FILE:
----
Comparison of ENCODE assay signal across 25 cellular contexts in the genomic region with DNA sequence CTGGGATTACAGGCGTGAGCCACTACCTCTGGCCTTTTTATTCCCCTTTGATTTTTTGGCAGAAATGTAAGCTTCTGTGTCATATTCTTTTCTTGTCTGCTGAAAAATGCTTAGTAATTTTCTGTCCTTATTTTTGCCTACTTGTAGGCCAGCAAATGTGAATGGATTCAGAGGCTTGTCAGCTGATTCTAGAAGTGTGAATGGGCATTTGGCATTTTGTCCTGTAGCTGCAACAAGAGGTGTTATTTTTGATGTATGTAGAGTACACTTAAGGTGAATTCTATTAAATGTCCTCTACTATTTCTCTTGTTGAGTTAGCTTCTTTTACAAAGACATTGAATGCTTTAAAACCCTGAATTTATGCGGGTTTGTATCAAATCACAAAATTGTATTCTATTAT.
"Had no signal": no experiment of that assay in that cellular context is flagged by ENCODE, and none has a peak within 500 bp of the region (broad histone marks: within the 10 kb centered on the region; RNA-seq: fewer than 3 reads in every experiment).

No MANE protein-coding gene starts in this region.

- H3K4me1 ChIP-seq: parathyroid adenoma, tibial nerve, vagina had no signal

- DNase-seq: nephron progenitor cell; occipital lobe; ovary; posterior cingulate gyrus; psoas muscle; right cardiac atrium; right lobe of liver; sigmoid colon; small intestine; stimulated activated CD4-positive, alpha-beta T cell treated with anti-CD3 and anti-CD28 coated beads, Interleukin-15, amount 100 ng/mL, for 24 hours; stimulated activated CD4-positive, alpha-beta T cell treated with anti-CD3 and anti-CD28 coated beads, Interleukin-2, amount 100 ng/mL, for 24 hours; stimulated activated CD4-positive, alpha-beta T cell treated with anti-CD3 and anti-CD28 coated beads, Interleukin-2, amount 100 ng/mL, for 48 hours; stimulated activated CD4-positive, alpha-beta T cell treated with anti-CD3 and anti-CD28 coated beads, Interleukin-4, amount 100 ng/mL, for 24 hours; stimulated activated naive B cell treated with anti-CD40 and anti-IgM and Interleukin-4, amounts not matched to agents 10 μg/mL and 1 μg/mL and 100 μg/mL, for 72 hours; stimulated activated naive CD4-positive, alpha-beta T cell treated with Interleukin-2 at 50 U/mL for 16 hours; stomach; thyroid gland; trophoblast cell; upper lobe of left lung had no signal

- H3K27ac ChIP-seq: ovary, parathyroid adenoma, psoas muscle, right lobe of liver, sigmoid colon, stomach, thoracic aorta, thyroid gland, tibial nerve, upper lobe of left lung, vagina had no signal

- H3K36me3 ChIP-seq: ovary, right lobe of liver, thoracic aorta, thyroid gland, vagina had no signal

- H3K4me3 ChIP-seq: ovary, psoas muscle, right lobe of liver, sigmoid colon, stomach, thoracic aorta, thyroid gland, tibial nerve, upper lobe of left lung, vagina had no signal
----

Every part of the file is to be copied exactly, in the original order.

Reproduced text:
Comparison of ENCODE assay signal across 25 cellular contexts in the genomic region with DNA sequence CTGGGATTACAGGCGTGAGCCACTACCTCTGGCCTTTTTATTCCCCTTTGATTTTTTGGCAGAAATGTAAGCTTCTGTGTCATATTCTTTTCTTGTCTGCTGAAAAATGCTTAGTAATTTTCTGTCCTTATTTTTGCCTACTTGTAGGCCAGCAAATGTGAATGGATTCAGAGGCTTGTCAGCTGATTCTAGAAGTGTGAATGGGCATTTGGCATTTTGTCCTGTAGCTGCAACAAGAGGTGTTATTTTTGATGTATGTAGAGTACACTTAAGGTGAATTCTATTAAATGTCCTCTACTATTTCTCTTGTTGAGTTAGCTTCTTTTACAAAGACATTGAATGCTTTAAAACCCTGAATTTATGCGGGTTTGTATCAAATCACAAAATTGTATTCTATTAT.
"Had no signal": no experiment of that assay in that cellular context is flagged by ENCODE, and none has a peak within 500 bp of the region (broad histone marks: within the 10 kb centered on the region; RNA-seq: fewer than 3 reads in every experiment).

No MANE protein-coding gene starts in this region.

- H3K4me1 ChIP-seq: parathyroid adenoma, tibial nerve, vagina had no signal

- DNase-seq: nephron progenitor cell; occipital lobe; ovary; posterior cingulate gyrus; psoas muscle; right cardiac atrium; right lobe of liver; sigmoid colon; small intestine; stimulated activated CD4-positive, alpha-beta T cell treated with anti-CD3 and anti-CD28 coated beads, Interleukin-15, amount 100 ng/mL, for 24 hours; stimulated activated CD4-positive, alpha-beta T cell treated with anti-CD3 and anti-CD28 coated beads, Interleukin-2, amount 100 ng/mL, for 24 hours; stimulated activated CD4-positive, alpha-beta T cell treated with anti-CD3 and anti-CD28 coated beads, Interleukin-2, amount 100 ng/mL, for 48 hours; stimulated activated CD4-positive, alpha-beta T cell treated with anti-CD3 and anti-CD28 coated beads, Interleukin-4, amount 100 ng/mL, for 24 hours; stimulated activated naive B cell treated with anti-CD40 and anti-IgM and Interleukin-4, amounts not matched to agents 10 μg/mL and 1 μg/mL and 100 μg/mL, for 72 hours; stimulated activated naive CD4-positive, alpha-beta T cell treated with Interleukin-2 at 50 U/mL for 16 hours; stomach; thyroid gland; trophoblast cell; upper lobe of left lung had no signal

- H3K27ac ChIP-seq: ovary, parathyroid adenoma, psoas muscle, right lobe of liver, sigmoid colon, stomach, thoracic aorta, thyroid gland, tibial nerve, upper lobe of left lung, vagina had no signal

- H3K36me3 ChIP-seq: ovary, right lobe of liver, thoracic aorta, thyroid gland, vagina had no signal

- H3K4me3 ChIP-seq: ovary, psoas muscle, right lobe of liver, sigmoid colon, stomach, thoracic aorta, thyroid gland, tibial nerve, upper lobe of left lung, vagina had no signal